Do you need a extreme wader?  Look no farther than the Redhead Bone Dry Extreme Waders, with 1000 grams of pure warmth.  One piece construction makes this durable, comfortable and ready for whatever extreme you give it.















Footwear, do you want a Boot foot wader that is all one construction?  Quick on and off they have a rubber or felt sole.  The only negative is you cannot lace them up for stable footing.  The Stockingfoot waders need a boot for better stablility and some even come with a option of what sole you may want.  Felt soles are great when the rocks are slippery, while a hiking sole is better if you need to walk a distance to your fishing spot.  Metal studded felt is considered the best traction for slippery bottoms.

Which ever wader you choose, taking care of them is a must.  Hang them to dry.  If storing them, make sure the boot is completely dry and then store them in a cool, dark place with no sun.  Something that might help you dry is the Peet Wader Dryer  .  This book dryer has a gentle thermal convection that dries sweat and moisture quickly.  It also neutralizes odors brought on by perspiration.


















Stop on by and check out the large variety of waders we have.  We will have one to fit your need, and budget.


Robin Piedmonte - Events Coordinator



Waterfowl gear: Quickly and Easily

Extreme Waterfowl System  - The Canvasback Waterfowl System ranks among the finest waterfowl gear on the market. All of our styles are featured with our Bone Dry membrane for an unbeatable breathable, windproof, and waterproof performance. It comes with a Ripstop fabric and reinforced stress areas in the shoulders, elbows, and knees. Our system is insulated with 150 gram ThermoLite, except for our Canvasback pants, which are non-Insulated. Canvasback Wader Jacket and Parka- Convertible designs that include magnetic pockets and a warm zip-out reversible liner that can also be worn alone.

The parka is hip length and features 100% waterproof/breathable Bone Dry Membrane with a 150 ThermoLite insulation. The top layer of the jackets include a full nylon mesh lining, side seam adjusters, hook and loop neoprene cuffs, 2 large storage pockets with snap closures and magnetic chest pockets for easy access. The inner layer is water resistant with 100% poly microfiber that reverses to solid brown. It has built in shell holders on the camo side, knit wrists and micro tricot lined hand warmers. Comes in 2 Camo Patterns (Max5 and Mossy oak Shadow Grass Blades) Prices For Parka Prices For Wader Jacket 169.99 159.99 2XL-3XL 179.99 2XL-3XL- 169.99.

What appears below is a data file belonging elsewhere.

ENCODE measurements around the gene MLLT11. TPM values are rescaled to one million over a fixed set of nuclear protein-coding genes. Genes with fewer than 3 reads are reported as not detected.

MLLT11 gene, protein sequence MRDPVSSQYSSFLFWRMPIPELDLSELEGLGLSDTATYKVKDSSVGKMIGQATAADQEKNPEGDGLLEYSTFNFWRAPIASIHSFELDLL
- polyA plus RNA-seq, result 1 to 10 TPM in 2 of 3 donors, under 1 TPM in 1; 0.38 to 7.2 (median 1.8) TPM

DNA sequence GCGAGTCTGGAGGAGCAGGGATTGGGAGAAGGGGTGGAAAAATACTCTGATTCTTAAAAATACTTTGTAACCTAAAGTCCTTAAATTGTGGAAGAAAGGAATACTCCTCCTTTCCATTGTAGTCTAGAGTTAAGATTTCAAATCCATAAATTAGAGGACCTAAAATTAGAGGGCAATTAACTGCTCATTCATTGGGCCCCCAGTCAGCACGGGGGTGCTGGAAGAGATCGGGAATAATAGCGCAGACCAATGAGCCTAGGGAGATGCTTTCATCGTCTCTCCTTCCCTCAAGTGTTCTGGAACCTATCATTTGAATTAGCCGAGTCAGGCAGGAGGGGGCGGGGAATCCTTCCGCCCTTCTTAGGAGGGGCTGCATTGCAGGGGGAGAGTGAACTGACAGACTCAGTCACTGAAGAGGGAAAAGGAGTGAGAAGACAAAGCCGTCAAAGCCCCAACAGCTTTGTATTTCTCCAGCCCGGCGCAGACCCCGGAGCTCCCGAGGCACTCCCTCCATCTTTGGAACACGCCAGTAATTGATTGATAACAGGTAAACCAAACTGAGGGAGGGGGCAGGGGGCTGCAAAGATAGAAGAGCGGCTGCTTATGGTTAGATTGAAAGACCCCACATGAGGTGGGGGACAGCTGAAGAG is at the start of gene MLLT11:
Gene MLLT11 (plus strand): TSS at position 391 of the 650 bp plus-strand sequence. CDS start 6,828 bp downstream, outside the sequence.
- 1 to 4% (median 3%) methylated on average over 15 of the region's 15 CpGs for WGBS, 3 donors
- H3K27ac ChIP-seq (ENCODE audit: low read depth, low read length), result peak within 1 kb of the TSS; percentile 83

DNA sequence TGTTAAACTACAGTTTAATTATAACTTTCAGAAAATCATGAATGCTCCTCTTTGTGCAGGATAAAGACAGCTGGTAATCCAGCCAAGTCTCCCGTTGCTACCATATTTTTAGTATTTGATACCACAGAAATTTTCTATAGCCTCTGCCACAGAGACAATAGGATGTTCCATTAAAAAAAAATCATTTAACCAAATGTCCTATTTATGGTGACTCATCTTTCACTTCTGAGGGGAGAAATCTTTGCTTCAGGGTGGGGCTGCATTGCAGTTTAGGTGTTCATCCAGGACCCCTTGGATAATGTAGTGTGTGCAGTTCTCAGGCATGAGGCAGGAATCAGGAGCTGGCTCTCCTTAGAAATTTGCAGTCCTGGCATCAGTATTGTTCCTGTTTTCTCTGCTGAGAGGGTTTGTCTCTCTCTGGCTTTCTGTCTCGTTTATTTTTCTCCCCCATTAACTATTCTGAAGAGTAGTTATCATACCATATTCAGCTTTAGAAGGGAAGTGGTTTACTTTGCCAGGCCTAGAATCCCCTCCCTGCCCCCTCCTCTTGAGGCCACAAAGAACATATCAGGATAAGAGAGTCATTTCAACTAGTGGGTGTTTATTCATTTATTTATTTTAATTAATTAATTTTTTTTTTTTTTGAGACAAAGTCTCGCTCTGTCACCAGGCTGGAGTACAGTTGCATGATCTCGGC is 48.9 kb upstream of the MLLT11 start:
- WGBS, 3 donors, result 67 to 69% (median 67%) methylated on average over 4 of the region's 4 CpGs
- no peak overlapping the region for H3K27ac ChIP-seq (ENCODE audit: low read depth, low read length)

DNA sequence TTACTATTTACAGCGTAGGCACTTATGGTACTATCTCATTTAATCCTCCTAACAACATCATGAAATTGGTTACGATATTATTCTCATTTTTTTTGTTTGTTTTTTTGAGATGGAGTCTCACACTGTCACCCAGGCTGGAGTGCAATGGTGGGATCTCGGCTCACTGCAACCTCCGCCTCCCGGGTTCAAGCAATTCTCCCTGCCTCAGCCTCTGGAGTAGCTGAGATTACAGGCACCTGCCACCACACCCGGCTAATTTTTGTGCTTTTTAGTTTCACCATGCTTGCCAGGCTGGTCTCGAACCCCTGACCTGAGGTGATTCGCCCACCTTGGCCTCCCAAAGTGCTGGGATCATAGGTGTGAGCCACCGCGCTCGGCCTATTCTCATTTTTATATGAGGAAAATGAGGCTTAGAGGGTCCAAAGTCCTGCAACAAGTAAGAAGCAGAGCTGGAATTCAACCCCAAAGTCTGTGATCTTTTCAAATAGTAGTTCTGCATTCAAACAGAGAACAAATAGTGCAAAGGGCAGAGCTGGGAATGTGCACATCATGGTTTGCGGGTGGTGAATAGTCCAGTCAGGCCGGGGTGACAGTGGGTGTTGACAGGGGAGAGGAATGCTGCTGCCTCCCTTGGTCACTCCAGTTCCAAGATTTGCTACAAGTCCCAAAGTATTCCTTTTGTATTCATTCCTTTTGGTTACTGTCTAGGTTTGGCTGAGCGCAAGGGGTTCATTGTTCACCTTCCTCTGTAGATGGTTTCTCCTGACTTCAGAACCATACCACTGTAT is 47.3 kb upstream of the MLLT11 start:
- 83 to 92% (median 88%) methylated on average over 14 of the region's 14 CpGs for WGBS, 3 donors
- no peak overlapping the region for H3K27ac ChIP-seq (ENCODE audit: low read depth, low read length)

Canvasback Bib-The Redhead Bone Dry Canvasback Insulated Bibs feature a reliable two-way zipper and an incomparable 150 ThermoLite insulation. They are fully lined with nylon taffeta on the body, chest pockets, back pockets, and cargo pockets, with reinforced Ripstop fabric protecting the knees. This ideal bib also includes a license loop. Comes in 2 Camo patterns (Max5 and Mossy oak Shadow Grass Blades) Prices- 119.99 2XL-129.99 Canvasback Pants-Canvasback Non-Insulated pants are 100% Bone Dry with breathable, waterproof, and windproof performance. These pants have easy to use elastic draw cord waists and belt loops. There is also a mesh drainage system along with knee-high length zipper to easily put on and take off boots. These pants have durable rear pockets, reinforced Ripstop knees and a durable and comfortable outer Taslon Shell. Comes in 3 Camo patterns (Max5 and Max 4 and Mossy oak Shadow Grass Blades) Prices 79.99 2XL-89.99